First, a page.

Maximizing Learning through Instructional Videos

Videos and video clips can serve as excellent instructional and supplementary tools in the classroom. From introducing new material to re-enforcing concepts that have already been covered in class, videos are a useful way to help students interact with and deepen their understanding of the subject matter. Whether you use video as a tool in your traditional classroom or play around with a flipped classroom model, here are some simple tips for maximizing your use of this instructional tool.

Keep it short:

Using video clips and videos under ten minutes long shows longer term benefits for students than showing longer films. Shorter clips help students remain focused on the purpose for the video, allowing them to hone their attention on the idea, concept, or skill being illustrated.  They also allow for multiple viewings, without eating up an entire class period. A good rule of thumb for instructional video length is 1-1.5 minutes per grade level[1].  (This would mean a 4-6 minute video would be the maximum length for a 4th grade student; 10-15 for a 10th grade student.)

Even when using videos as supplementary resources (such as using a film version of a novel read in class), shorter is actually better. Rather than showing the entire film, consider showing the students one scene, but with a very direct purpose—such as to contrast the film version with the same scene in the text. Because the purpose has been clearly brought into focus, students are more apt to watch the video critically and engage with it academically than if they were watching the entire film (which tends to send students into the passive viewing mode they use for watching films for entertainment).

Make it purposeful: 

Students should go into a video clip understanding the purpose for watching it. Are they supposed to be watching and listening for specific information? Is the purpose of the clip to provide them a context through which to understand something you are about to study? The more you can focus the students’ attention prior to showing the clip, the more beneficial the clip will be as an instructional tool. Providing questions before the viewing is a great way to help students focus in on the purpose.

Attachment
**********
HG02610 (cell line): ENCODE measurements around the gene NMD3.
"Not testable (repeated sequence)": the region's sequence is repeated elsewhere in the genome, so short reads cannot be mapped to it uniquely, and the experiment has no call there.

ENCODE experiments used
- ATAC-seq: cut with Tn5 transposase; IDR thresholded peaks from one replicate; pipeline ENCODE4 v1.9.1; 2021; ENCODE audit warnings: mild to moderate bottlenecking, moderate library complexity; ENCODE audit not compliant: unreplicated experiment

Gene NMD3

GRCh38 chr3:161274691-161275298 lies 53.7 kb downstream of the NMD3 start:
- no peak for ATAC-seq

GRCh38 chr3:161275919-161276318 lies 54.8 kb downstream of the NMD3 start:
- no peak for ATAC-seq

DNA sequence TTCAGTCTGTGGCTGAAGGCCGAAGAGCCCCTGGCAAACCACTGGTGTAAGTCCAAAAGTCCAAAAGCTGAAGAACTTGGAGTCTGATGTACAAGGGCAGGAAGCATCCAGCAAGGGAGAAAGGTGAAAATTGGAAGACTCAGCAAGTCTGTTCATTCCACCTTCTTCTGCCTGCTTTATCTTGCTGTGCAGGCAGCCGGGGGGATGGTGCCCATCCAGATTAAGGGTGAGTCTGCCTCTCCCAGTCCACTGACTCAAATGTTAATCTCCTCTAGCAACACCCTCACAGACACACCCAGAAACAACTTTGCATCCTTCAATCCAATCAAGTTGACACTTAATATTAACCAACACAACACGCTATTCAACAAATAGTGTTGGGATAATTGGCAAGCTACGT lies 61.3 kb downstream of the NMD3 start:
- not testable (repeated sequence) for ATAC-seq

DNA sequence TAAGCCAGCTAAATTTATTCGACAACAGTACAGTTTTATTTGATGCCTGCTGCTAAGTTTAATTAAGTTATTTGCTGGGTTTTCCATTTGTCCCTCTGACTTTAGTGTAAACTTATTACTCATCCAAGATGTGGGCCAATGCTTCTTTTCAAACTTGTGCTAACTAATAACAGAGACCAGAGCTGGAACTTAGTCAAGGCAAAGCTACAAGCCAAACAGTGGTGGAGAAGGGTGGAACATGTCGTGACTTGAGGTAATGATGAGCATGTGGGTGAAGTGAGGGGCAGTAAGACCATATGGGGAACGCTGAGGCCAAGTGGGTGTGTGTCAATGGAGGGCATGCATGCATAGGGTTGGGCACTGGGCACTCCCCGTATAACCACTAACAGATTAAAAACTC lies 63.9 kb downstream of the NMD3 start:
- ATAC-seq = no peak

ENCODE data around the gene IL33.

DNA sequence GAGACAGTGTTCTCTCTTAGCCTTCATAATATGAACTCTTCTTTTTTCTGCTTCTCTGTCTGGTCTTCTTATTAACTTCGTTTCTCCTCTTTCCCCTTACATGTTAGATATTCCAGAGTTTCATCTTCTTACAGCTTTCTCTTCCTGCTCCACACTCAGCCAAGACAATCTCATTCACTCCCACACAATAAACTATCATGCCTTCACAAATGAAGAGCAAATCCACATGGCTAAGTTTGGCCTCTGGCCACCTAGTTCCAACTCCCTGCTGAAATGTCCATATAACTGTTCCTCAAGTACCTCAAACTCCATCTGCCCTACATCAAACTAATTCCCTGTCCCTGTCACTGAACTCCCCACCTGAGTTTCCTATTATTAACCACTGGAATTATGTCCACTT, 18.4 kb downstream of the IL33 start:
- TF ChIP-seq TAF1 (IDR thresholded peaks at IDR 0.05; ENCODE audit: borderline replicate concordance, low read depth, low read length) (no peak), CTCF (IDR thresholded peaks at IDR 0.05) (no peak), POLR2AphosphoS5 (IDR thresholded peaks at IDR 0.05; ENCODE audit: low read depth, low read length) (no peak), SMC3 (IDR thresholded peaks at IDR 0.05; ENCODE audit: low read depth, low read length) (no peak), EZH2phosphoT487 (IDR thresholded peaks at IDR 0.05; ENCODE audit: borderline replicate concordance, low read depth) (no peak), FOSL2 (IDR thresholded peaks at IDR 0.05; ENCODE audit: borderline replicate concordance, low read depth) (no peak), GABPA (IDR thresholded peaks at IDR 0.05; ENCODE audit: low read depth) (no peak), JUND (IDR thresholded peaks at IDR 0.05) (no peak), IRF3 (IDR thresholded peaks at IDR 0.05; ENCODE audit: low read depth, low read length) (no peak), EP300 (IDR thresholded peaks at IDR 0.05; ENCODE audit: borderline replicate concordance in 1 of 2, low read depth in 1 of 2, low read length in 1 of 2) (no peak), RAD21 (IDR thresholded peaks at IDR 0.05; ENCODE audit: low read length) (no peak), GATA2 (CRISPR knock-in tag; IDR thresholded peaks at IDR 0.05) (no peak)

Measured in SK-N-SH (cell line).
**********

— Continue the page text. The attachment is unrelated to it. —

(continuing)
It is also important to teach students the difference in watching a video for instructional purposes and watching it for entertainment. Preparing students for your expectations will go a long way in shifting their attention from passive to active viewing.

Reflect on it: 

Providing time during and after the video for students to reflect on what they have just watched will help them retain the information longer. If you have asked students to answer questions during the video, pausing the video periodically (for longer video clips) and providing time at the end of the video to allow students the time to record their answers is extremely helpful. Asking students to engage in discussion about the video (whole class, in small groups, with a partner) serves this same purpose.Another technique that can be helpful with reflection is to show the clip multiple times, each time drawing the students’ attention to a different facet of the clip. The first time through, encourage the students to watch the clip to get a sense of the overall context or lesson. The second time, have them watch and listen for specific details. The third time through, have them write down the questions they still have, etc.

Make it available:

We live in an age where it is amazingly easy to gain access to film clips from a variety of different sources. Whenever possible, maximize students’ access to the films that you show in class by providing them with on-line links or links through your schools LMS systems. This is especially helpful for students who are English language learners or who have special learning needs. When students know that they will have the ability to go back and review what they are watching, it relieves the pressure to catch everything the first time through—and that relief in itself may make the learning process easier.

Resources such as YouTube, VimeoTED-Ed, and Khan Academy offer great instructional videos on just about every topic under the sun. Making your own video is also a fairly easy option these day. Take advantage of these tools and bring instructional videos into your classroom.

Becky Hunsberger
Teacher Education Services

[1] Sams, Aaron and Jonathan Bergmann, authors of Flip Your Classroom: Reach Every Student in Every Class Every Day.   For more tips from Sams and Bergmann, check out the article “9 Video Tips for a Better Flipped Classroom.”
Photo Credit:  ProjectorDominic’s pics via Compfight cc; Arrow, spDuchamp via Compfight cc; Girl on PhoneTri Nguyen | P h o t o g r a p h y via Compfight cc
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